7. And as for the weekend, tonight I'm looking forward to make a schedule of sights for next week, tomorrow my plans include packing my suitcase and Sunday, I want to enjoy Berlin!

Some new old books

I just came back from a weekend in Düsseldorf to visit family with several used and not so used books I found when strolling through the amazing bookshop Sternverlag there.
So that's what's in my suitcase:

- a 1962 Rowohlt edition of Hunger by Knut Hamsun
- Oblomow by Iwan A. Gontscharow
- Doctor Schiwago by Boris Pasternak
- Living History by Hillary Rodham Clinton (the only new one)
and Mrs. Dalloway by Virginia Woolf for my mum.

But as I fell behind with my reading of Mansfield Park, because I was too busy with my marvelous cousins (being the photographer of one kid's birthday party), all of these books will be put on my TBR-pile...

L. M. Alcott: "Good Wives"

This sequel of the wonderful Little Women has been laying around for at least a year and it is in the middle of many challenges to finish that I pick it up to read it.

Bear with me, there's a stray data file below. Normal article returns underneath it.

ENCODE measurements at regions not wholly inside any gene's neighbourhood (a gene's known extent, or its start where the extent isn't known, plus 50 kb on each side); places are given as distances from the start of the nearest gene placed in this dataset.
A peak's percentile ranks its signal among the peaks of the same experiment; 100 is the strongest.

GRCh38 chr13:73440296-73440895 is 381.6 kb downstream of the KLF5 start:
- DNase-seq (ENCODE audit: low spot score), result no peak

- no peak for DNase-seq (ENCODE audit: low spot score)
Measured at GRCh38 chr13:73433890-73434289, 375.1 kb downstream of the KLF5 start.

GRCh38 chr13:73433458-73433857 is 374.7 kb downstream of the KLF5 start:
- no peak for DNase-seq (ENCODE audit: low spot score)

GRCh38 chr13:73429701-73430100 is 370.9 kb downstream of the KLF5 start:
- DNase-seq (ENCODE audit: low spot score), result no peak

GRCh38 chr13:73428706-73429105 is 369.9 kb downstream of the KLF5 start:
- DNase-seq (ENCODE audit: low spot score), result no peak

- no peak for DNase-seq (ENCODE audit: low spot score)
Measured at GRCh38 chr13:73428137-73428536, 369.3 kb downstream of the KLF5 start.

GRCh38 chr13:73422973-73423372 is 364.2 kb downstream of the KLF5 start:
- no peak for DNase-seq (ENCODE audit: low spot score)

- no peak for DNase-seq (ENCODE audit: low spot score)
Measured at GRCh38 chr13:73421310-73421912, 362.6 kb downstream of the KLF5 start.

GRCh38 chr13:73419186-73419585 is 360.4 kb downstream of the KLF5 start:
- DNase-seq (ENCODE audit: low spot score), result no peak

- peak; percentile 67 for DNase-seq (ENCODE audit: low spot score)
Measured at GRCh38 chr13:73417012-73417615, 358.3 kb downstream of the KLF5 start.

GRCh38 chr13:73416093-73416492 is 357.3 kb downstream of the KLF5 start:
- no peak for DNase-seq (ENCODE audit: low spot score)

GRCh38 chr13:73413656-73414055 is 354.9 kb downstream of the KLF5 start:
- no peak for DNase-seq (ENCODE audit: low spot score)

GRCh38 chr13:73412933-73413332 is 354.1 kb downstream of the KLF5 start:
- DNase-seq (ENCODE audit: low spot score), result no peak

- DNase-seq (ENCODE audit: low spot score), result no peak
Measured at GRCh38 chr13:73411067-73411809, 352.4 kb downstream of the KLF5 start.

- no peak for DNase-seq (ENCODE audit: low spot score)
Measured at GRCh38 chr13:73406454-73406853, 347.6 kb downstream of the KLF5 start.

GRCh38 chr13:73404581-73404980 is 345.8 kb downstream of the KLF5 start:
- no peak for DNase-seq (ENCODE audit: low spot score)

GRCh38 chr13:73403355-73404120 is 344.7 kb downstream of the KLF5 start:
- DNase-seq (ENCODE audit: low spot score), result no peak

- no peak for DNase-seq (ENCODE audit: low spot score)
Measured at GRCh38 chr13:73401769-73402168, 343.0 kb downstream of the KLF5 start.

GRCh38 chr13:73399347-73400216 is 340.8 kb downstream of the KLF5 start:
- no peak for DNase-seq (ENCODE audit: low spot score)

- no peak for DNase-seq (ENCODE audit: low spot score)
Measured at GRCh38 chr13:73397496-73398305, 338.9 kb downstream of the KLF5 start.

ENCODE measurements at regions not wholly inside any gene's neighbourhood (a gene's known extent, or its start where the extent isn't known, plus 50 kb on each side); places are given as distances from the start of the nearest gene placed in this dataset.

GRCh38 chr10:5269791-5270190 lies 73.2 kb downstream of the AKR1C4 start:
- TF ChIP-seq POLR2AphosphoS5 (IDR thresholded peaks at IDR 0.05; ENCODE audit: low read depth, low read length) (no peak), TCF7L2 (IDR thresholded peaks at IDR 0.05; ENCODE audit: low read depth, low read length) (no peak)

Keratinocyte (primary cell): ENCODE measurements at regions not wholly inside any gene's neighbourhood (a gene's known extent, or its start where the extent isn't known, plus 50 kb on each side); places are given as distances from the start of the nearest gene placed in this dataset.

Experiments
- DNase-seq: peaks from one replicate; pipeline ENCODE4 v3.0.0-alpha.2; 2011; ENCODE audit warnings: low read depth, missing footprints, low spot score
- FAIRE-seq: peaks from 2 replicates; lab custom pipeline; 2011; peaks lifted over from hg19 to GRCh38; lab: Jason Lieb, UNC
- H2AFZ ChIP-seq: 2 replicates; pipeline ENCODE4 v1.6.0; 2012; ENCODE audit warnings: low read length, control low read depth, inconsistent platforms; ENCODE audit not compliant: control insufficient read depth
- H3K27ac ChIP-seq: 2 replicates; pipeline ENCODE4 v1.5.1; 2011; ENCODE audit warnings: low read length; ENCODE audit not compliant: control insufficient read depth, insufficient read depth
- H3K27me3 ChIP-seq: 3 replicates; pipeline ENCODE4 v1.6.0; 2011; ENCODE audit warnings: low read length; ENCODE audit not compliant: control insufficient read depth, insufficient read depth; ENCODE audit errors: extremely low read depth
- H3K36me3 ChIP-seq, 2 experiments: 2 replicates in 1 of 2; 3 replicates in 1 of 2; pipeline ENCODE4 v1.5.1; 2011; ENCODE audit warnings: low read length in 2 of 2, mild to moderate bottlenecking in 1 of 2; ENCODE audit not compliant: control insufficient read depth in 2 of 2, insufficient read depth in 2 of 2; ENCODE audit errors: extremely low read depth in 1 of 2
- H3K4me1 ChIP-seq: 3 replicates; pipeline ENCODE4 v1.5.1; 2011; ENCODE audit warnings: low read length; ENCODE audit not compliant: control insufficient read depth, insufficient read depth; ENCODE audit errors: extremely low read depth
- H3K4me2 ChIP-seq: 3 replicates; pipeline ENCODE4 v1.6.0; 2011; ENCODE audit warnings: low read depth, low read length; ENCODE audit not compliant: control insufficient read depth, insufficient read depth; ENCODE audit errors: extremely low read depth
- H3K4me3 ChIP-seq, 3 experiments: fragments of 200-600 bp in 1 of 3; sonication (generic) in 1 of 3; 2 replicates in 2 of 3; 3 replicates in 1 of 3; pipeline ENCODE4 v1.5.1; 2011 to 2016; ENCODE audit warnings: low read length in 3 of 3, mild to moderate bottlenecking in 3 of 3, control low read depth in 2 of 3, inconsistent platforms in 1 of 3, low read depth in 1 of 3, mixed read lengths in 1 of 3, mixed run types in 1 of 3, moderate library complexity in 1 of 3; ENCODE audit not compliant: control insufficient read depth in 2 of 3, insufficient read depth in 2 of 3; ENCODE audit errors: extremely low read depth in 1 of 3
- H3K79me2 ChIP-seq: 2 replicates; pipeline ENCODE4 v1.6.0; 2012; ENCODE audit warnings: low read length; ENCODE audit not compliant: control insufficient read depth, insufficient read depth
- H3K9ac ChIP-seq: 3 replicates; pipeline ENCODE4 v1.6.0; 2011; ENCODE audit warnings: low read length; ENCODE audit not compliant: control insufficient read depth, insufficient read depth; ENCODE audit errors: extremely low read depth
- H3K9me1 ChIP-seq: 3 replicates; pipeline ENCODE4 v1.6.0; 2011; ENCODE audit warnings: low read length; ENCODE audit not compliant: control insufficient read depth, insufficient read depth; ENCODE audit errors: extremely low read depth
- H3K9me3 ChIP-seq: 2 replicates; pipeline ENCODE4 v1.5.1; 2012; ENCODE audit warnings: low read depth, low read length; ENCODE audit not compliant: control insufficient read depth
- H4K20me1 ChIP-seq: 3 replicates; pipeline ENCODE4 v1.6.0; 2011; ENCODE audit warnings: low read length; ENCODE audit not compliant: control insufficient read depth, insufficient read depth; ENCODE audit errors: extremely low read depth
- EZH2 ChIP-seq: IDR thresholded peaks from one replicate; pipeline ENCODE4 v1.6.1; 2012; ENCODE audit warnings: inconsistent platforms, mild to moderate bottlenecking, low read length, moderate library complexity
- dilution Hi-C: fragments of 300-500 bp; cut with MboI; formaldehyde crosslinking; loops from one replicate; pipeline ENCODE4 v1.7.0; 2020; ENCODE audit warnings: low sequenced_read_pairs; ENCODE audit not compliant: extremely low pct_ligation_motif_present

The little women are now three years older, Meg is getting married, gives birth to twins very soon and is learning to become the perfect little housewife she is meant to be. Beth stays the quietest of the family members and slowly drifts towards her death. Amy's ambitions of succeeding in the great society and marrying for wealth change as she falls in love with Laurie, whom she ends up marrying. And Jo, my funny beloved Jo, writes alot but basically gives it up in the end, gets more and more boring, has no interest in men until she meets the much older Bhaer and spoils what could have been one of the best love stories in literature by refusing Laurie.